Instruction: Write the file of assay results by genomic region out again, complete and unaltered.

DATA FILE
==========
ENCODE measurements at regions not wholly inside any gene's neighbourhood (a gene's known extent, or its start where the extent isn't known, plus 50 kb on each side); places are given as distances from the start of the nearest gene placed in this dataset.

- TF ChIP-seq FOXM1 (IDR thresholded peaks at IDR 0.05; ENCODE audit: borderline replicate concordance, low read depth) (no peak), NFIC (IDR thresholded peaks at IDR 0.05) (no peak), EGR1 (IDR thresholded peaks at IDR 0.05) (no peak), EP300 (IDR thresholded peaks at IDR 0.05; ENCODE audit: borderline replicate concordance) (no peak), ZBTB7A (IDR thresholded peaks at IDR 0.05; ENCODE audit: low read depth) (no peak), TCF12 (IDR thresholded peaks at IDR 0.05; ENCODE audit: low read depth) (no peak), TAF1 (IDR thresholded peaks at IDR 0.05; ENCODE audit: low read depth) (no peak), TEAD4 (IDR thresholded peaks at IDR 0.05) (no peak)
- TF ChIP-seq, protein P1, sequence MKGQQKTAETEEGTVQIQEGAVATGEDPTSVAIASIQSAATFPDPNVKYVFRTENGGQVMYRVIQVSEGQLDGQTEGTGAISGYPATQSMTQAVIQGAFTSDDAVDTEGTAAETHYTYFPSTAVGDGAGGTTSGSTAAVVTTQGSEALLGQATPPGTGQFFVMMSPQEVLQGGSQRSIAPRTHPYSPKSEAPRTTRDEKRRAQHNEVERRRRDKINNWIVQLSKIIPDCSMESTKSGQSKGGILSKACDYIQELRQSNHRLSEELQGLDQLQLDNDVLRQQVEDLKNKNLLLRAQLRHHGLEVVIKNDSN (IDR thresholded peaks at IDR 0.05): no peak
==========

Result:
ENCODE measurements at regions not wholly inside any gene's neighbourhood (a gene's known extent, or its start where the extent isn't known, plus 50 kb on each side); places are given as distances from the start of the nearest gene placed in this dataset.

- TF ChIP-seq FOXM1 (IDR thresholded peaks at IDR 0.05; ENCODE audit: borderline replicate concordance, low read depth) (no peak), NFIC (IDR thresholded peaks at IDR 0.05) (no peak), EGR1 (IDR thresholded peaks at IDR 0.05) (no peak), EP300 (IDR thresholded peaks at IDR 0.05; ENCODE audit: borderline replicate concordance) (no peak), ZBTB7A (IDR thresholded peaks at IDR 0.05; ENCODE audit: low read depth) (no peak), TCF12 (IDR thresholded peaks at IDR 0.05; ENCODE audit: low read depth) (no peak), TAF1 (IDR thresholded peaks at IDR 0.05; ENCODE audit: low read depth) (no peak), TEAD4 (IDR thresholded peaks at IDR 0.05) (no peak)
- TF ChIP-seq, protein P1, sequence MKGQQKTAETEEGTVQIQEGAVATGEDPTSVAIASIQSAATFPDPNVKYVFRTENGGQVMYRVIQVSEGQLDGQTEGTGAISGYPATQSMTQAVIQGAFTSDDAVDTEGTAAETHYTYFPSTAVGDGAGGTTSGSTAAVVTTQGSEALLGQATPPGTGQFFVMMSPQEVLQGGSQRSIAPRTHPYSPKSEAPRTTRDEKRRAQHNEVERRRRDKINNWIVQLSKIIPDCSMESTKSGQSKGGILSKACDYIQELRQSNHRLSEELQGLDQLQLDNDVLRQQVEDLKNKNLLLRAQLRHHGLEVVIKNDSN (IDR thresholded peaks at IDR 0.05): no peak